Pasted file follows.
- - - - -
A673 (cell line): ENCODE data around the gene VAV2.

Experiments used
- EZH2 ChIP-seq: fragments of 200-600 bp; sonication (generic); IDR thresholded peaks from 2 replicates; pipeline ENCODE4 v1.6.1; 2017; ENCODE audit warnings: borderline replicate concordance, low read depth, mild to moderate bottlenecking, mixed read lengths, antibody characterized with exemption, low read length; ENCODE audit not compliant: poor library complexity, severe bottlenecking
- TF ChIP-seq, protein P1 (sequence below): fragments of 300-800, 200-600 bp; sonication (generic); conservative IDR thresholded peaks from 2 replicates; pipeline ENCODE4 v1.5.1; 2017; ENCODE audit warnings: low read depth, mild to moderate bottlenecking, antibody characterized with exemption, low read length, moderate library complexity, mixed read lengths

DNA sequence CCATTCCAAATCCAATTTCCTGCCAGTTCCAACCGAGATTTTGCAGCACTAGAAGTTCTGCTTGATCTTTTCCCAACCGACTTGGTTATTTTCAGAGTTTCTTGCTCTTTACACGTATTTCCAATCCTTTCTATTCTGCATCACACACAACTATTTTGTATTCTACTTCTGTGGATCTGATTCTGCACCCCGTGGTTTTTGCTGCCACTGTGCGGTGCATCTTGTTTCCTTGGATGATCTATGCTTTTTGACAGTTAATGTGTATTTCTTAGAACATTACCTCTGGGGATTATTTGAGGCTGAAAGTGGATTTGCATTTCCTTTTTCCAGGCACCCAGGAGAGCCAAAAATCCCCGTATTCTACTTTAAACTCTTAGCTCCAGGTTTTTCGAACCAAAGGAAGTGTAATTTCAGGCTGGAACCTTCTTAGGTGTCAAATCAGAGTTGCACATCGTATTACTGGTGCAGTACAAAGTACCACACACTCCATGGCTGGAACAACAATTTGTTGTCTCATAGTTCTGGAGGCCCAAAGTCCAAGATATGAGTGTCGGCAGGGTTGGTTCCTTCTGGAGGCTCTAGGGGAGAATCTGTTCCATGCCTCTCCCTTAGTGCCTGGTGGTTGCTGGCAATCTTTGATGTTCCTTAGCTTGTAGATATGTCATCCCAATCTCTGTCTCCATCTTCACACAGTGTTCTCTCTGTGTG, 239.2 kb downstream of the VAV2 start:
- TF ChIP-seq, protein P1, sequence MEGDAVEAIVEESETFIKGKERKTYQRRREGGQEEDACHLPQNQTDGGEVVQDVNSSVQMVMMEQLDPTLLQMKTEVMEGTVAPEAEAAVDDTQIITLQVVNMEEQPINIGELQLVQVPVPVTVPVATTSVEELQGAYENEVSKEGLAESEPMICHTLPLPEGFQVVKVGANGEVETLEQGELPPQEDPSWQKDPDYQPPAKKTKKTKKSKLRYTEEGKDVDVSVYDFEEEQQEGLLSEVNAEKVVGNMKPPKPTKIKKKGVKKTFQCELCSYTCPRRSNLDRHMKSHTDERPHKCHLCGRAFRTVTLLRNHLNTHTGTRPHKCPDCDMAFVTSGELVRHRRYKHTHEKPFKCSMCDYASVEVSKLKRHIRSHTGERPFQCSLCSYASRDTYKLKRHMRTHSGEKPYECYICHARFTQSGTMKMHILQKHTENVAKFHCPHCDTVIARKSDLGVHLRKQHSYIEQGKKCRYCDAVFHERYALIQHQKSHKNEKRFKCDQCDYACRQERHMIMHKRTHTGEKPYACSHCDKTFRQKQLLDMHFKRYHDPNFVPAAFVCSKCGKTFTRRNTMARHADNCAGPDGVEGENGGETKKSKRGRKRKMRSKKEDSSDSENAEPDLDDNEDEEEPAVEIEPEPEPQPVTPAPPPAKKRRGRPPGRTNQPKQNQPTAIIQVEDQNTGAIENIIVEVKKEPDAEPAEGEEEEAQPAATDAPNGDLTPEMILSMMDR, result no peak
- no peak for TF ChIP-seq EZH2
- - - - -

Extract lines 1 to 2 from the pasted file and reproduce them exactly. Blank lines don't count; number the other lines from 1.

A673 (cell line): ENCODE data around the gene VAV2.

Experiments used